By Andrew Irumba
A new report released by the World Bank has hailed Uganda as one of the most hospitable countries for refugees from across the globe.
The report released Tuesday at Office of the Prime Minister (OPM), titled; “Informing the Refugee Policy Response in Uganda” indicates that around 84% of all refugees are reported feeling secure or safe living in Uganda, with similar proportions when compared other regions.
The report which compiles results from the Uganda Refugee and Host Communities 2018 Household survey was a joint collaboration between the World Bank, Ugandan government and Uganda Bureau of Statistics (UBOS).
Hillary Onek, Minister for Relief, Disaster Preparedness and Refugees, said during the launch of the report that “There has been an enthusiastic support from developing partners. However, there are still many challenges and your cooperation is still largely needed because overcoming current challenges require unified and coordinated efforts from NGOs, private sector and government,” Onek said.
Carolina Mejia Mantilla, a Senior Economist at the World Bank, who is one of the authors, contends that “85% of refugees living in Kampala feel secure and only 1% feel insecure. 83% and 86% of refugees living in West Nile and Southwest respectively feel safe and only 5% and 1% feel unsafe.”
She added that “Even among those who feel unsafe, the main reasons were economic and social in nature rather than a matter of insecurity.”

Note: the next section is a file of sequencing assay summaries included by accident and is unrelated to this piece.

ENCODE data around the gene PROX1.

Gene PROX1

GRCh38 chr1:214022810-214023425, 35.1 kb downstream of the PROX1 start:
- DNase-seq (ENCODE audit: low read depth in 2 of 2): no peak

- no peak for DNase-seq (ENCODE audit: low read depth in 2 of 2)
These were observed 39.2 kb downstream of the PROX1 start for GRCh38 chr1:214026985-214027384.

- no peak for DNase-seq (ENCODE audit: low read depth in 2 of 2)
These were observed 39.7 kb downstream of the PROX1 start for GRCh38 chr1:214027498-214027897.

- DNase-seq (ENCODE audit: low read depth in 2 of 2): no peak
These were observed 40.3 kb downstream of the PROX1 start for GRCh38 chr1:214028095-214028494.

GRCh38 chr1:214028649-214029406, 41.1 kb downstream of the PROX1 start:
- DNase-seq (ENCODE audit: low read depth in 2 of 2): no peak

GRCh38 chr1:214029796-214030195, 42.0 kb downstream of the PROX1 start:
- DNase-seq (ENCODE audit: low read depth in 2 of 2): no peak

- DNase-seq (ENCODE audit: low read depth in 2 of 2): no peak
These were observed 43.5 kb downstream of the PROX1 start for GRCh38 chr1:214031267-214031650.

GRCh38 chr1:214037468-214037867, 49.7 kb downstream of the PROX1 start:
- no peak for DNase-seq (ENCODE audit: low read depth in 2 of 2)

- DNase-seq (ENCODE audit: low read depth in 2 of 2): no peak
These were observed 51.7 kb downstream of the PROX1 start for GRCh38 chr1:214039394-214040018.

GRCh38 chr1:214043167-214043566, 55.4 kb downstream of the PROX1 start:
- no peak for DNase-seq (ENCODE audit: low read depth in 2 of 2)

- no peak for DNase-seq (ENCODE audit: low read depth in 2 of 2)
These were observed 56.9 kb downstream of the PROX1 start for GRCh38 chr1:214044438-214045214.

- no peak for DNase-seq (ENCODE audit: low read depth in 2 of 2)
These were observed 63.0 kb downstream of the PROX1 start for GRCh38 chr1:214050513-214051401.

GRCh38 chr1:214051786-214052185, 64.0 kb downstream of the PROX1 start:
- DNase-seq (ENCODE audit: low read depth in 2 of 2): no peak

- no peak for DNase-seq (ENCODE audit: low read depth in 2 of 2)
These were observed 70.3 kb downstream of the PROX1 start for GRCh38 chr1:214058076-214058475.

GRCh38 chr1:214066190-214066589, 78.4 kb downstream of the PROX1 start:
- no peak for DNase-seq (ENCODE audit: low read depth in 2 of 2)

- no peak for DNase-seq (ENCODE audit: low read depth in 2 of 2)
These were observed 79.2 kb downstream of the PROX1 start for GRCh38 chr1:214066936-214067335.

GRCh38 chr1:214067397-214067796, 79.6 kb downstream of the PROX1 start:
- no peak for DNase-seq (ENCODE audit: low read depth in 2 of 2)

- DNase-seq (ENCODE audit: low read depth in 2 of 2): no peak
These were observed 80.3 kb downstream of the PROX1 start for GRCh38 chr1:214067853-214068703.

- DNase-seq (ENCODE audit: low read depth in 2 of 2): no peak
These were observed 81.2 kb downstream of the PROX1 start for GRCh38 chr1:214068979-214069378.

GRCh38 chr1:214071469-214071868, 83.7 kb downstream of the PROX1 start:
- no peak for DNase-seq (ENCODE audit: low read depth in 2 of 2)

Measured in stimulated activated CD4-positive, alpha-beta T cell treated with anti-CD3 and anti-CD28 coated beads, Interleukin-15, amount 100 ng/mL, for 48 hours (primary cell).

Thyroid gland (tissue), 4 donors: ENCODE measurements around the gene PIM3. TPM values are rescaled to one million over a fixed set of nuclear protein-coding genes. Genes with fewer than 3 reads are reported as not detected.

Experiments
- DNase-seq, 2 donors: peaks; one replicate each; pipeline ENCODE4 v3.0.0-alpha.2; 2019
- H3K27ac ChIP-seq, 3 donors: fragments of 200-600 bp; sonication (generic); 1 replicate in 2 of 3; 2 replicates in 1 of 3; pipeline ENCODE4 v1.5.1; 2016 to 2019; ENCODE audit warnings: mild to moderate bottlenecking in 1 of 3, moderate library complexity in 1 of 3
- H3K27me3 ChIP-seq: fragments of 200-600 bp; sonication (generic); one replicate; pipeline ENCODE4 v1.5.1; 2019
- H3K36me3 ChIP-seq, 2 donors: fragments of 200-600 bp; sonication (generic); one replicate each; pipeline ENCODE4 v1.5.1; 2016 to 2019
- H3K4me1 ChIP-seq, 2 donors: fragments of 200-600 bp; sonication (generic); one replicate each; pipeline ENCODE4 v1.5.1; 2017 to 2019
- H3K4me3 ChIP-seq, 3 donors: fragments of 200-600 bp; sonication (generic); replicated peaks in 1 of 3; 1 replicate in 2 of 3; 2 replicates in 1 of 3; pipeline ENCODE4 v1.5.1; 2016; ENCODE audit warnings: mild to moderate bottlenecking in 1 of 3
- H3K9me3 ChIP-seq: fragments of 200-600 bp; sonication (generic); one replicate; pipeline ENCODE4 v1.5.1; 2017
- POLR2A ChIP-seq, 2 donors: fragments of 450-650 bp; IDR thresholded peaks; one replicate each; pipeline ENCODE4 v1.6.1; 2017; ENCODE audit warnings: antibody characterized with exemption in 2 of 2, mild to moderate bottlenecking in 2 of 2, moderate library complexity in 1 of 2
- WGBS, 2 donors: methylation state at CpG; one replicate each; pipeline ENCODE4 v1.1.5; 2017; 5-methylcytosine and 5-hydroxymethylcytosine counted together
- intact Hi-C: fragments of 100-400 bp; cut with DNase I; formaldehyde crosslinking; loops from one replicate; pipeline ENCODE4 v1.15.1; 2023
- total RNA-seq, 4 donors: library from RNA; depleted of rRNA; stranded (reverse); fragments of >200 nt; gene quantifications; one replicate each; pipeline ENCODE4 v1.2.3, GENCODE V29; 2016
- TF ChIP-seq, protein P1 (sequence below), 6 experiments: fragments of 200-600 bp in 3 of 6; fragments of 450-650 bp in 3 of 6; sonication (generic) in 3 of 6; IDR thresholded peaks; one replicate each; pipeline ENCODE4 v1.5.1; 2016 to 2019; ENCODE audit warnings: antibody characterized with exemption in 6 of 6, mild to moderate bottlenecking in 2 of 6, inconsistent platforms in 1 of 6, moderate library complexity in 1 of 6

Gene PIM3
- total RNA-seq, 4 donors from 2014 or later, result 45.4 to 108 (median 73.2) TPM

The report also notes that despite feeling secure and welcome, the refugee population in Uganda still lives in “precarious conditions” with about half of the population languishing in poverty.
“Despite the humanitarian aid received, refugees in Uganda are very poor and require attention. Food security remains a concern for both refugee and host households in Uganda,” the report says.
The survey revealed that about 7 out of 10 refugee households in Uganda experience severe food insecurity, while for hosts the proportion is only 5 out 10. The report also highlighted that refugees in Uganda still face problems of asset ownership, access to education, unemployment with 72% of the refugees being unemployed, among other challenges.
However, despite facing the above challenges and more, the WB report commends the government of Uganda for providing easy access to basic services.
“There are some instances in which host households have lower access to basic services compared to refugee households. This is a reflection of both the progressive refugee hosting framework of Uganda, and also of the humanitarian response to the influx. For example, access to improved water is relatively high for refugees at 94% versus 66% for hosts. Similarly, 39% of refugee households have access to improved sanitation while this is the case for 26% of host households,” the report says.
Uganda is currently the third largest refugee-hosting nation in the world with 1.3m refugees, after Turkey and Pakistan. The country received the first bunch of 8000 refugees from Siberia, Northern Russia in 1940 during the World War II. They were settled in Bunyoro, Mukono and other places. In the 1950s, 60s and 70s, Uganda received hundreds of refugees mainly from South Sudan, Rwanda and most recently Democratic Republic of Congo.